Good Game Loop with Physics Units

Member
Posts: 196
Joined: 2003.10
Post: #1
Hi all,

I'm trying to get back into programming games. I've isolated OpenGL as the source of my woes, and I've gone back to what I started with - Quartz! It's so user-friendly, and so simple to prototype stuff in Obj-C and Cocoa. My plan is to keep the model and controller abstract from the drawcode so that I can someday replace it with OpenGL code. That way I can still have fun while keeping the end-goal of a fast-drawing game alive...

Anyway, on to the beef. I think I've written a good animation loop that calls a physics method based on physics units. It should maintain a solid fps and smooth gameplay, methinks. Comments, please? It's very well commented - should be easy reading:
PHP Code:
- (void)animate:(id)timer
{
    
/* Store Current time to calculate delta time */
    
NSDate *timeOfAnimation = [NSDate date];
    
    
/* Testing for printing of FPS, printing, etc */
    
if ([timeOfAnimation timeIntervalSinceDate:oldFPSTime] > 1.0)
    {
        
NSLog(@"**** FPS: %d ****"frameCounter);
        [
oldFPSTime release];
        
oldFPSTime = [timeOfAnimation retain];
        
frameCounter 0;
    }
    
    
/* Calculate amount of "time" that needs to be animated, persae */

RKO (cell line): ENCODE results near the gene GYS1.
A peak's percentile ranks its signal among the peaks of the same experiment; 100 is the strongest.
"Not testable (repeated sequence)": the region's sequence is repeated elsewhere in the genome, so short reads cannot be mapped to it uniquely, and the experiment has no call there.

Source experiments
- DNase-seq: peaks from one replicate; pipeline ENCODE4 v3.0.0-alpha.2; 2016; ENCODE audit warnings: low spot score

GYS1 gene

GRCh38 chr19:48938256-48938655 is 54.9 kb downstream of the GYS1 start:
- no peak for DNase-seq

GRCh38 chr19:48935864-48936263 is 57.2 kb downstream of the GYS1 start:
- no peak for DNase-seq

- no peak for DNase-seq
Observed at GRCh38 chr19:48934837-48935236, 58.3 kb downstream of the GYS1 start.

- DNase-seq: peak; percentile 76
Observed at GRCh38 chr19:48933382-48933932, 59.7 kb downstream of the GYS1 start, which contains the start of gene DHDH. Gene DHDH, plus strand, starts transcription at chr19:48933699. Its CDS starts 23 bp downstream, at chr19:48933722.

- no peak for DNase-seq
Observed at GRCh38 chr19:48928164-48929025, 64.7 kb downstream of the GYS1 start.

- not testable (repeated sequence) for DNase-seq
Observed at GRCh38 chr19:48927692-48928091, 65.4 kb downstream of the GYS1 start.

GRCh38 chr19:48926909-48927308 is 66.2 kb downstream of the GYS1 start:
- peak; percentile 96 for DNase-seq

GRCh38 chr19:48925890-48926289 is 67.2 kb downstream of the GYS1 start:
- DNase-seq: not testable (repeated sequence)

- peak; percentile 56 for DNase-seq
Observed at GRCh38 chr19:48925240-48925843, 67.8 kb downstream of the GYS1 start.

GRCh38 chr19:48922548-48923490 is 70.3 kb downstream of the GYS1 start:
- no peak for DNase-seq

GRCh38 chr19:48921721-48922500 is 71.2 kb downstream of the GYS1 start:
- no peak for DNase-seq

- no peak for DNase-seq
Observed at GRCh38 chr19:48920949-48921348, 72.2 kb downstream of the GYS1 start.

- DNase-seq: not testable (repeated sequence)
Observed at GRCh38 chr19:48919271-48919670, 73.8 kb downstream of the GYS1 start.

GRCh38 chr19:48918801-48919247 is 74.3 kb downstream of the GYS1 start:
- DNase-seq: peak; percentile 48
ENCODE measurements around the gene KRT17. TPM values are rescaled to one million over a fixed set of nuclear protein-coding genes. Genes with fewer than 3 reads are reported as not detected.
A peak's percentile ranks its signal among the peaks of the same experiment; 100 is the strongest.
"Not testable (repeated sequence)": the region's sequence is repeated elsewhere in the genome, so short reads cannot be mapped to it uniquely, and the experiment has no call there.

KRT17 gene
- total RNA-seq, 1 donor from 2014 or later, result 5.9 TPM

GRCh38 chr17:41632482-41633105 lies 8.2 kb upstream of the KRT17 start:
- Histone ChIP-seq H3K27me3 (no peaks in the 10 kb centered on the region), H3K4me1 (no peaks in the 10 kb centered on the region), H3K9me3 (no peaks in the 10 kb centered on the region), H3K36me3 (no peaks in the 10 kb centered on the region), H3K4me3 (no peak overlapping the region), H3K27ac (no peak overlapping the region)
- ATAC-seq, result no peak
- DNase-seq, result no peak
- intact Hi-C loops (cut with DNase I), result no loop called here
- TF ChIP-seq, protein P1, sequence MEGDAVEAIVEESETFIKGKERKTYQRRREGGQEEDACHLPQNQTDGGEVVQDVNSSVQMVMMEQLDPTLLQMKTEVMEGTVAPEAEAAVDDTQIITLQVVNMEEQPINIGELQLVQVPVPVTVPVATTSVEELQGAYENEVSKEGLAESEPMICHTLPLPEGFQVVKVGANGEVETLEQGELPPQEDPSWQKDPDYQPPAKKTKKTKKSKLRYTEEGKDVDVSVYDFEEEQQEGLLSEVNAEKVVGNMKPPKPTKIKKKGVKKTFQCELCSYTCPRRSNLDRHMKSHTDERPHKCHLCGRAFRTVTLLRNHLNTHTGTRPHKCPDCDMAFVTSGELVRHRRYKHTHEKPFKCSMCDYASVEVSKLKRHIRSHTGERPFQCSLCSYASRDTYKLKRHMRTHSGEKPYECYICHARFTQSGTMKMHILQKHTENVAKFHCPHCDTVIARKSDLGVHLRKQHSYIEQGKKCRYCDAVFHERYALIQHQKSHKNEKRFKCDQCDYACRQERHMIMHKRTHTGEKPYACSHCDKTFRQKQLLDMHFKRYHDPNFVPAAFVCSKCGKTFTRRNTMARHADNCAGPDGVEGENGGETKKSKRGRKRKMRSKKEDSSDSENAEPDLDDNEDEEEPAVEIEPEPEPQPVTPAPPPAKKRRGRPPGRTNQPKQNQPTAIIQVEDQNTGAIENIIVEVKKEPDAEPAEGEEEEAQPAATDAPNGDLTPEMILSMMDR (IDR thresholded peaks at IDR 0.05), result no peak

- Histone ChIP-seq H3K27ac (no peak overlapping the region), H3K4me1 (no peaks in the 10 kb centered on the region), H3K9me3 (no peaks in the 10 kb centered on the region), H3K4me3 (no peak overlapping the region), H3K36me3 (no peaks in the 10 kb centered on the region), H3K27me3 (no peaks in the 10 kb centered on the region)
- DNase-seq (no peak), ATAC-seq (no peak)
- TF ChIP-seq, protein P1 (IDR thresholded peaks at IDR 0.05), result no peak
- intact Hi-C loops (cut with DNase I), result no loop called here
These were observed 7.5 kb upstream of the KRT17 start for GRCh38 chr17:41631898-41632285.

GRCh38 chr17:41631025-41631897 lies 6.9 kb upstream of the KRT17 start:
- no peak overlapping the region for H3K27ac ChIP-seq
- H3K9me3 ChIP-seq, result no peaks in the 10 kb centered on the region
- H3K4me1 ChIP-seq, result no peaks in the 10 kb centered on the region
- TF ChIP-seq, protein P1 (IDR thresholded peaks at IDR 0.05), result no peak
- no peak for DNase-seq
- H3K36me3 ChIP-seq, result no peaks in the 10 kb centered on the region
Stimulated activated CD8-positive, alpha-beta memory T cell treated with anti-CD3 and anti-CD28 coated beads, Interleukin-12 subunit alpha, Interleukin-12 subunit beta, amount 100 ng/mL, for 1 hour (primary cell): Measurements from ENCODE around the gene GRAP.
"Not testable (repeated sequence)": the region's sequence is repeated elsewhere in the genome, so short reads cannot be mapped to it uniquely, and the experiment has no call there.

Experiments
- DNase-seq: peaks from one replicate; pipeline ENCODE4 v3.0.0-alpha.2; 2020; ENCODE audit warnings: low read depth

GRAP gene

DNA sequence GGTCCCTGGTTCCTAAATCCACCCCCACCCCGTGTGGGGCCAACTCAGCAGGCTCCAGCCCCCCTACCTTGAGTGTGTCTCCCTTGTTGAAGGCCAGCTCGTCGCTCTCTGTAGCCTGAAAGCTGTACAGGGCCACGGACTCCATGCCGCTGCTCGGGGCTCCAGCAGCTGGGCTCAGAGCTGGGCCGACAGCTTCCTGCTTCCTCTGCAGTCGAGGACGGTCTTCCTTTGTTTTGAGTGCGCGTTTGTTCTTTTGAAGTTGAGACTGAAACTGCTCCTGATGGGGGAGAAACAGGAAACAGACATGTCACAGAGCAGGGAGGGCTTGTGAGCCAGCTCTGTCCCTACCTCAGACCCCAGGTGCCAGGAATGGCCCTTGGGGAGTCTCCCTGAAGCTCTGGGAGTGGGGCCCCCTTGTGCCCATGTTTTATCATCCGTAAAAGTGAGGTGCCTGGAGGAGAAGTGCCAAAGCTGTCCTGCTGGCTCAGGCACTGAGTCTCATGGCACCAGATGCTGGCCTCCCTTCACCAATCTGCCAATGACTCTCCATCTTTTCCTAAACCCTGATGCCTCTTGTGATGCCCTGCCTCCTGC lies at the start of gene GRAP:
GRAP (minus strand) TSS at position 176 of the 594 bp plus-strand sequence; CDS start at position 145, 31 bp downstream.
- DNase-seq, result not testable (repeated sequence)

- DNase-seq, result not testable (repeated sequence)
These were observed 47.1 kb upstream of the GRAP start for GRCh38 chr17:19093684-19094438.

currentInterval = ([timeOfAnimation timeIntervalSinceDate:previousAnimationTime]
                        + 
physicsLeftover);
    [
previousAnimationTime release];
    
previousAnimationTime = [timeOfAnimation retain];
    
    
/* Check that no huge amount of time has passed since the last physics event
    was run.  This eliminates jerky movement when client's computer lags */
    
if (currentInterval > (MAX_PHYSICS_UNITS physicsInterval))
    {
        
currentInterval = (MAX_PHYSICS_UNITS physicsInterval);
    }
    
    
/* If the current delta time is long enough to warrant completing a physics unit,
    do so until the current interval is so reduced that it no longer is large enough
    to warrant an entire unit.  Leave the leftover for the next time around the
    animation loop.  Increment the fps counter and draw. */
    
if (currentInterval >= physicsInterval)
    {
        while (
currentInterval >= physicsInterval)
        {
            
currentInterval -= physicsInterval;
            [
self runPhysics];
        }
        
        [
view setNeedsDisplay:YES];
        
        
frameCounter++;
    }
    
    
physicsLeftover currentInterval;

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Member
Posts: 196
Joined: 2003.10
Post: #2
On Keith's advisement (fancy that!) I rewrote a bit of it to get rid of the NSDate objects. No more allocation, deallocation, and a lot fewer square brackets. Hoorah! Code follows:
PHP Code:
- (void)animate:(id)timer
{
    
/* Store Current time to calculate delta time */
    
NSTimeInterval timeOfAnimation = [NSDate timeIntervalSinceReferenceDate];
    
    
/* Testing for printing of FPS, printing, etc */
    
if ((timeOfAnimation oldFPSTime) > 1.0)
    {
        
NSLog(@"**** FPS: %d ****"frameCounter);
        
oldFPSTime timeOfAnimation;
        
frameCounter 0;
    }